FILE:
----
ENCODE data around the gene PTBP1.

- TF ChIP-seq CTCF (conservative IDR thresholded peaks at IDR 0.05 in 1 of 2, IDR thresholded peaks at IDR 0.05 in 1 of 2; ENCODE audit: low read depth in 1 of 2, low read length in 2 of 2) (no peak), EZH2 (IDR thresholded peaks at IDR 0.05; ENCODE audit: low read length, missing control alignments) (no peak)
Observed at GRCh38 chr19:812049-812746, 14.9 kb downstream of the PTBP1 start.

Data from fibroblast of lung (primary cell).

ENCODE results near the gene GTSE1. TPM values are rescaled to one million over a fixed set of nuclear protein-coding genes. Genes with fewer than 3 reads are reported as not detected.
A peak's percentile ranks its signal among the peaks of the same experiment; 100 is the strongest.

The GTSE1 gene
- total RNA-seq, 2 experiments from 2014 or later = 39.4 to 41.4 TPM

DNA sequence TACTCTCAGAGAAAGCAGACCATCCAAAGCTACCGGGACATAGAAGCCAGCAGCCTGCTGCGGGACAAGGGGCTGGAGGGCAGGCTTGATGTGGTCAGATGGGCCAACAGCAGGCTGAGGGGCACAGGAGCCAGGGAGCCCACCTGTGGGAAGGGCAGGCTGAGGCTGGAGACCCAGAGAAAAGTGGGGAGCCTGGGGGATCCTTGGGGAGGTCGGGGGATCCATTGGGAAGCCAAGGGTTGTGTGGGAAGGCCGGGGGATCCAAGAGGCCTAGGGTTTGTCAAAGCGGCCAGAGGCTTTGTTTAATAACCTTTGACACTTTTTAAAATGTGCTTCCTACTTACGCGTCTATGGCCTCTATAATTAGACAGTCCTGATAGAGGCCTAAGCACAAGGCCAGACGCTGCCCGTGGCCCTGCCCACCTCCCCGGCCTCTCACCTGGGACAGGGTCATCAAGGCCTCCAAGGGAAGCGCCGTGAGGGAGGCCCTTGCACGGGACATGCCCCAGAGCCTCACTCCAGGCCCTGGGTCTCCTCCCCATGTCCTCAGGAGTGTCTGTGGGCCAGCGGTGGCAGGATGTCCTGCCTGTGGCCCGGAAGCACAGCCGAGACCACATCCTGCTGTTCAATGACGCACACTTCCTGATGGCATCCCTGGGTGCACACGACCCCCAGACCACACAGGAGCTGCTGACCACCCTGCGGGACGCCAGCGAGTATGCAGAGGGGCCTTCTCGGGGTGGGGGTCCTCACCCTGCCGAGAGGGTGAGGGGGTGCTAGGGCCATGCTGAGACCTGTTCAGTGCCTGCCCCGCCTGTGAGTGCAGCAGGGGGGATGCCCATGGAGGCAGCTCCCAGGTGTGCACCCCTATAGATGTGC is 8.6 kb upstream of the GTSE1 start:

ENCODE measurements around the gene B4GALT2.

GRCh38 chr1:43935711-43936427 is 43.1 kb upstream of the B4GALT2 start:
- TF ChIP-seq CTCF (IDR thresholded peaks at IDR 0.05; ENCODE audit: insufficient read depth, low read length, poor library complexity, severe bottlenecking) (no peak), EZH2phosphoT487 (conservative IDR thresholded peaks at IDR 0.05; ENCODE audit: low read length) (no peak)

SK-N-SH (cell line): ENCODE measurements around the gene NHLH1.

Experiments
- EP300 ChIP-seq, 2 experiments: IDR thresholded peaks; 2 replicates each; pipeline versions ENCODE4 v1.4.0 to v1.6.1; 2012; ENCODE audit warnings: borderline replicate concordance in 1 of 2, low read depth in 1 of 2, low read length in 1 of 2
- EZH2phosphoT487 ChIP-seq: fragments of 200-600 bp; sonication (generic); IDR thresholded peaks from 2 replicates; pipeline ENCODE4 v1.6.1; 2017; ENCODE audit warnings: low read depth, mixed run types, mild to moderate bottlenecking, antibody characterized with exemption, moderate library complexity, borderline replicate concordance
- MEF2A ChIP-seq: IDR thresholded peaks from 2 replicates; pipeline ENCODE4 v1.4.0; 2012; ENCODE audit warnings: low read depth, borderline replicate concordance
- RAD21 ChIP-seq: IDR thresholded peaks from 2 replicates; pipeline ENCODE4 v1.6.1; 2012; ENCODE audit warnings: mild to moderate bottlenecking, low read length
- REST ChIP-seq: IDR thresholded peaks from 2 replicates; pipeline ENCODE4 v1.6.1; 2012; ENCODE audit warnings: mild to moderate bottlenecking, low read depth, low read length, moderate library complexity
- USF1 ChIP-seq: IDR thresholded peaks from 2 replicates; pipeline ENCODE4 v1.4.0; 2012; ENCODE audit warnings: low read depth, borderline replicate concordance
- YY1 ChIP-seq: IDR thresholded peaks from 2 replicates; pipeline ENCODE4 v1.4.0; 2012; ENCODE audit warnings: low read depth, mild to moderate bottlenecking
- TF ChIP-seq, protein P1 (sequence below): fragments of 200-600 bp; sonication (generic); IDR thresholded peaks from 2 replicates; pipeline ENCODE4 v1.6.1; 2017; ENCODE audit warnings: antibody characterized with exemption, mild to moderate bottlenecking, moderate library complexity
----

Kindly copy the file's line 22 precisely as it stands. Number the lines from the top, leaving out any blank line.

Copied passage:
- TF ChIP-seq, protein P1 (sequence below): fragments of 200-600 bp; sonication (generic); IDR thresholded peaks from 2 replicates; pipeline ENCODE4 v1.6.1; 2017; ENCODE audit warnings: antibody characterized with exemption, mild to moderate bottlenecking, moderate library complexity